Since we celebrate the Immaculate Conception of the Blessed Virgin Mary on December 8th, during Advent, it is very proper to decorate things with Marian blue.  This also celebrates the huge role of Mary in bringing us the Reason for the Season, Jesus Christ. 
            During the middle of Advent, on December 17, a shift occurs.  This is a time to ratchet up our anticipation for the coming of the Messiah.  On December 17th, the “O” Antiphons begin.  You are already familiar with the “O” Antiphons from the song, “O Come, O Come, Emmanuel”.  There is one “O” Antiphon sung every day through December 23 at Vespers (Evening Prayer).  This increased anticipation would warrant one to trim the Christmas tree even though some people still wait until December 23 or 24.
            Finally, as the secular world forgets Christmas around the time of New Years, we Christians continue celebrating Christmas until the Feast of the Baptism of the Lord.   This year, the feast falls on January 13.  In many places in Christendom, people will even leave Christmas trees and decorations up until the Feast of the Presentation of the Lord on February 2, thus celebrating Christmas for a full 40 days.  But Christmas trees past Groundhog Day; that would just be crazy.

Challenge 1:  During Advent, decorate using an Advent Wreath, Jesse Tree, and the colors purple and blue.
Challenge 2:  Wait until December 17 to put up a Christmas tree.
Challenge 3:  Leave the Christmas tree up until the end of the Christmas season, Sunday, January 13, the Feast of the Baptism of the Lord.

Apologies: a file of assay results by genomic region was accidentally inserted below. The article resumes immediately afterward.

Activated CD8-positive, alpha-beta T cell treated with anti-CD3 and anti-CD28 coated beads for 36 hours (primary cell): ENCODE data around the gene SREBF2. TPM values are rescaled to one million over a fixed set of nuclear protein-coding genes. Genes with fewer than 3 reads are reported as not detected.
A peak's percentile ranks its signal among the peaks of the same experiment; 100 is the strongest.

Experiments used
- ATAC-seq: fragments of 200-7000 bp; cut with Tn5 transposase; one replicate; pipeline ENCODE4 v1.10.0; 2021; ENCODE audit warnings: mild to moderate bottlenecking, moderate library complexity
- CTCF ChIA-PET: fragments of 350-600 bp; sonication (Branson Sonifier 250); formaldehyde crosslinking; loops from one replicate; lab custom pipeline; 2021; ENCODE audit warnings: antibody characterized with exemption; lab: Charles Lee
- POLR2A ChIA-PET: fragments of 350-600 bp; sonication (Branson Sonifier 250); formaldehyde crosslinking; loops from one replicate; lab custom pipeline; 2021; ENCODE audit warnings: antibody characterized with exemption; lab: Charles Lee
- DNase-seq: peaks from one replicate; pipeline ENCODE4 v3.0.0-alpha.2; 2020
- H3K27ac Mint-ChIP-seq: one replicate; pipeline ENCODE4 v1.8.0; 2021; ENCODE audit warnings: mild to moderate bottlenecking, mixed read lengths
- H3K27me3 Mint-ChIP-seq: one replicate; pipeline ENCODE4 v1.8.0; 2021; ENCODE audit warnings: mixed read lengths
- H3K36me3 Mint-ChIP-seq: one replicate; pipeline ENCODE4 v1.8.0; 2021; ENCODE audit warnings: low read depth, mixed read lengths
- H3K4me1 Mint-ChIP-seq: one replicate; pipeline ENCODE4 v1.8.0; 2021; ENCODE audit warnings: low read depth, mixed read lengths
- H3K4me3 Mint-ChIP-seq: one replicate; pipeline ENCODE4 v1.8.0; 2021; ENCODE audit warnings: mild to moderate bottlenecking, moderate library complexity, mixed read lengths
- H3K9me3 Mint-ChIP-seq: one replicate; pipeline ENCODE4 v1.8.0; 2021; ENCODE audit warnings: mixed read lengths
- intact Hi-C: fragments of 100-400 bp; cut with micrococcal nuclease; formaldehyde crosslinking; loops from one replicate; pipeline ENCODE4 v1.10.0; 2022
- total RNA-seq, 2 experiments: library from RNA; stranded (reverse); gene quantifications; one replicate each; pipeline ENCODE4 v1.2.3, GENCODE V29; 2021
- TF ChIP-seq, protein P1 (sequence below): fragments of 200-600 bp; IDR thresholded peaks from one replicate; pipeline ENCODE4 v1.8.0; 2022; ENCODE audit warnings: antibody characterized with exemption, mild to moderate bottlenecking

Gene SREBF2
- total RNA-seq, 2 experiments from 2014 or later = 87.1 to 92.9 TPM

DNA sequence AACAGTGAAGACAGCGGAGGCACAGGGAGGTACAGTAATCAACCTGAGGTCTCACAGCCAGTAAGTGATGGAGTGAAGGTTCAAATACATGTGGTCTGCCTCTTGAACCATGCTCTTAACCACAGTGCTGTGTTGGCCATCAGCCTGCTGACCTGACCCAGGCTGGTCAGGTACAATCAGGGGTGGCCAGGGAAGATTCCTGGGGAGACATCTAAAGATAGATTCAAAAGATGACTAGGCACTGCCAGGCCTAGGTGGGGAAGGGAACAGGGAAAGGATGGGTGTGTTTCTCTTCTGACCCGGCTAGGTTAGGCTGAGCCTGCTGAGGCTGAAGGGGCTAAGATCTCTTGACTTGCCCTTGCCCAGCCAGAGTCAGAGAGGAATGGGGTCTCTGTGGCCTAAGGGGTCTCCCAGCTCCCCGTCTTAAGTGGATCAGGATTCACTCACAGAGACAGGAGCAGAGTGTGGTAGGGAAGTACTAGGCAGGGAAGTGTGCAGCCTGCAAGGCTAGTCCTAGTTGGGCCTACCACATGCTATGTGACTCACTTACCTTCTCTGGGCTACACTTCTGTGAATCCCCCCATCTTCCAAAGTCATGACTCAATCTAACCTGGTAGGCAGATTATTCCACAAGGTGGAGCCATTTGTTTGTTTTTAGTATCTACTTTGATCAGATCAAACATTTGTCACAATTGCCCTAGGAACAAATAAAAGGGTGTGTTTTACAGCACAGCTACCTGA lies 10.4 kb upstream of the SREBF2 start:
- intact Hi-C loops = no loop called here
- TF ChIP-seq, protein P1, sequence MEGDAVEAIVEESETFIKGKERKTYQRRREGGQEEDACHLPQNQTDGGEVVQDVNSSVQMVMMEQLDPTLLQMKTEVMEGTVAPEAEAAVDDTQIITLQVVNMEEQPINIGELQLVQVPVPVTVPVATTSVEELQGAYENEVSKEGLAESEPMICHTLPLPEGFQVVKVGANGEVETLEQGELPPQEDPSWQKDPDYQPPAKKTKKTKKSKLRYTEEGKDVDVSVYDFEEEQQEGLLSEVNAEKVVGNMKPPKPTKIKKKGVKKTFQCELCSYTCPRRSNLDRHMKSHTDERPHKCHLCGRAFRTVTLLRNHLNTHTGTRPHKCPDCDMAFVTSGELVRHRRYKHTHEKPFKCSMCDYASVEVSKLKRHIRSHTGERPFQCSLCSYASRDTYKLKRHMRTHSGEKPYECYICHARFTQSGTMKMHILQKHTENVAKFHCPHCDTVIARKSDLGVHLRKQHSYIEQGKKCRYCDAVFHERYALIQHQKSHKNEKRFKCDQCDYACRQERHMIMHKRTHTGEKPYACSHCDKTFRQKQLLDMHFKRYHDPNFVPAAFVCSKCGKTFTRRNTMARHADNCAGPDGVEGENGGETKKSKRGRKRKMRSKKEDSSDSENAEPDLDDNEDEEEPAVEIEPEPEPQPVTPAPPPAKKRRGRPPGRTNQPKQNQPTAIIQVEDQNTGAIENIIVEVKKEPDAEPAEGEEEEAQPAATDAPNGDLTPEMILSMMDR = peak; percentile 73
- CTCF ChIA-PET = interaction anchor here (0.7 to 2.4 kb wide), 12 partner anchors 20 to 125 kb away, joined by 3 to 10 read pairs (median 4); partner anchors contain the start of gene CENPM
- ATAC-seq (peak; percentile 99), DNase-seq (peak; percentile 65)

Challenge for the hardcore:  Leave Christmas trees and decorations up until February 2nd.

Thursday, October 18, 2012

From the USCCB

USCCB Responds To Inaccurate Statement Of Fact On HHS Mandate Made During Vice Presidential Debate

October 12, 2012
WASHINGTON—The U.S. Conference of Catholic Bishops (USCCB) issued the following statement, October 12. Full text follows:
Last night, the following statement was made during the Vice Presidential debate regarding the decision of the U.S. Department of Health and Human Services (HHS) to force virtually all employers to include sterilization and contraception, including drugs that may cause abortion, in the health insurance coverage they provide their employees:
"With regard to the assault on the Catholic Church, let me make it absolutely clear. No religious institution—Catholic or otherwise, including Catholic social services, Georgetown hospital, Mercy hospital, any hospital—none has to either refer contraception, none has to pay for contraception, none has to be a vehicle to get contraception in any insurance policy they provide. That is a fact. That is a fact."
This is not a fact. The HHS mandate contains a narrow, four-part exemption for certain "religious employers." That exemption was made final in February and does not extend to "Catholic social services, Georgetown hospital, Mercy hospital, any hospital," or any other religious charity that offers its services to all, regardless of the faith of those served.
HHS has proposed an additional "accommodation" for religious organizations like these, which HHS itself describes as "non-exempt." That proposal does not even potentially relieve these organizations from the obligation "to pay for contraception" and "to be a vehicle to get contraception." They will have to serve as a vehicle, because they will still be forced to provide their employees with health coverage, and that coverage will still have to include sterilization, contraception, and abortifacients. They will have to pay for these things, because the premiums that the organizations (and their employees) are required to pay will still be applied, along with other funds, to cover the cost of these drugs and surgeries.
USCCB continues to urge HHS, in the strongest possible terms, actually to eliminate the various infringements on religious freedom imposed by the mandate.
For more details, please see USCCB's regulatory comments filed on May 15 regarding the proposed "accommodation":
Keywords: vice presidential debate, HHS mandate, U.S. bishops, U.S. Conference of Catholic Bishops, insurance plans, Catholic hospitals, charities, social services, sterilization, contraception, religious liberty, USCCB